I also think you should keep in mind a good product culture isn’t the same as product led. Meta is known for a very good solid product culture, same for places like Netflix and Uber. I don’t think they’re product led, certainly not by your definition. I think having a good product culture is what you’re truly asking about here. And be wary of product managers in name only at companies but also the opposite. A technical program manager in many places I know is a product manager by another name.


From the perspective of A product manager on A product or product suite, sure. I’d say one sign of a non-product-led business is when there’s no Product representation in the broader strategy conversation.

The Head of Product or CPO or whatever should have a big, perhaps outsized, voice in company strategy. No other division so directly impacts revenue or brand.

The company I recently left used to have an Executive for Product Management over my BU who was amazing–visionary but also tactical. She had huge standards for her people, and then worked her ass off to make sure you met them. One of the best managers I’ve ever had. Under her, product strategy and tactics rolled up from the line PMs, and she worked with us to align that with the business strategy, which she basically owned.

She left and the BU got handed from the top a new “executive team” who started talking about themselves as “the strategics” and started demanding a lot of poorly informed (and often just bad) directives. I spent a few months struggling to keep doing my job in that environment before ultimately peaceing out.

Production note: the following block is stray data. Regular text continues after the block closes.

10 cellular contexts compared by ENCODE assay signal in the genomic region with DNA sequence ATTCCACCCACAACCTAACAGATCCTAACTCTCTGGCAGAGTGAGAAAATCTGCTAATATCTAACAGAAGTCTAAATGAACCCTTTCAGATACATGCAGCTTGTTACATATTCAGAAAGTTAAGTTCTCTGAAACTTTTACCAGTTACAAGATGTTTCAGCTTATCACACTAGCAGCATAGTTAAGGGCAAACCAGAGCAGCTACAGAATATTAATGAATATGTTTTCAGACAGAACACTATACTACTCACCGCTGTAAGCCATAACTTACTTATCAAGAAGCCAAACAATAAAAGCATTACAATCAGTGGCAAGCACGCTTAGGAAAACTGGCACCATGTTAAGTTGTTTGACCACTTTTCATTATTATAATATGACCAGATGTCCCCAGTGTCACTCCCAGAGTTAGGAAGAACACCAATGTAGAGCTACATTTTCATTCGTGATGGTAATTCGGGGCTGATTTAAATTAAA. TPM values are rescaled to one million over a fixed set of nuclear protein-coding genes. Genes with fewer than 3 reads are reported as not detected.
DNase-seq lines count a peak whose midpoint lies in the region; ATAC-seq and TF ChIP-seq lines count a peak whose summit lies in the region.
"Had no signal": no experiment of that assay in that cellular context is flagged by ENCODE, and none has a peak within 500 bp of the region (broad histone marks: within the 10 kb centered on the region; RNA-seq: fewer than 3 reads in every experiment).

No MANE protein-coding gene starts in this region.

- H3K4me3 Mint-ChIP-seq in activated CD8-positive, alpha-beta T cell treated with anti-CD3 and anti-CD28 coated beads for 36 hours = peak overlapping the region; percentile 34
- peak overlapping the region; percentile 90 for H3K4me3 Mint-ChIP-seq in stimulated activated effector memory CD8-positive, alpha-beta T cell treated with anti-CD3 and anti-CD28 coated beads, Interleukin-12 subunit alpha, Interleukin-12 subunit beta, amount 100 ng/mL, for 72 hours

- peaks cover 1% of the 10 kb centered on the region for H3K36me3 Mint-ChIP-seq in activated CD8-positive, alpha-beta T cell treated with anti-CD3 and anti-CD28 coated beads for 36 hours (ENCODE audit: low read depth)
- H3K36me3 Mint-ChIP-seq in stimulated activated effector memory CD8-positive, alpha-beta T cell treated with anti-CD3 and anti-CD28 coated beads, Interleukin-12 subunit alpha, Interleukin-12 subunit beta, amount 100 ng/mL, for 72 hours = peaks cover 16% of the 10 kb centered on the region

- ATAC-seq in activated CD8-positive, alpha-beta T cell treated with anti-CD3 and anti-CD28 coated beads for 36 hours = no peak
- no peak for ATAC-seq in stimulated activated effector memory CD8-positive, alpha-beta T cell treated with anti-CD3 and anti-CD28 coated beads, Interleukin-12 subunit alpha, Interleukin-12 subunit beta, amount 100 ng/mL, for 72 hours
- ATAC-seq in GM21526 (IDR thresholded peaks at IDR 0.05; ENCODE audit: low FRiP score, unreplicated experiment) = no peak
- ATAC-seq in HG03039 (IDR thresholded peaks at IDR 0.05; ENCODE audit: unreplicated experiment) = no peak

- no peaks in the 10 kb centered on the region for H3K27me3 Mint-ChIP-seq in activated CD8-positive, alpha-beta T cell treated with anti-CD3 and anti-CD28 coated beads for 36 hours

So as someone who’s gone from a killer product-led org to a really poor one, I’d say the key difference is where Product is or isn’t included in the bigger strategy conversation.


@MarcoSilva, You’re totally right. Maybe it’s a case of semantics. 100% agree that product needs a seat at the table and a voice when it comes to strategy. Having a CPO or something similar is the way to go here. BUT having individual product managers setting strategy is a mistake.

Even the alternative of having the CPO set strategy is not right. Strategy is an org-wide thing. So, you need buy in and agreement from the other departments, and they may know things product doesn’t.


I think we need to differentiate product strategy from company strategy.

The company should have some big goals, and broad strategies for reaching them. Then Product Managers should be empowered within their own scope of product ownership to design and execute product strategies that serve those bigger ends.

In other words, nobody should come to a PM and say, hey your product needs to change in these specific ways. But the PM Lead might say, okay here’s this company strategic goal, perhaps with some desired outcomes we’d like to produce and a broad theme of strategic focus for accomplishing it. How do you see your product could contribute to that?


Absolutely. I think we’re generally on the same page, maybe just working from different definitions.


Product managers should absolutely be making company strategy. Product is foremost a strategy role, followed by execution and accountability for the results. If all product does is execute on someone else’s strategy, they’re not really doing product work at all.


@KaranTrivedi, Individual Product managers setting company strategy leads to a disjointed set of products in a larger portfolio and other departments having trouble executing in conjunction.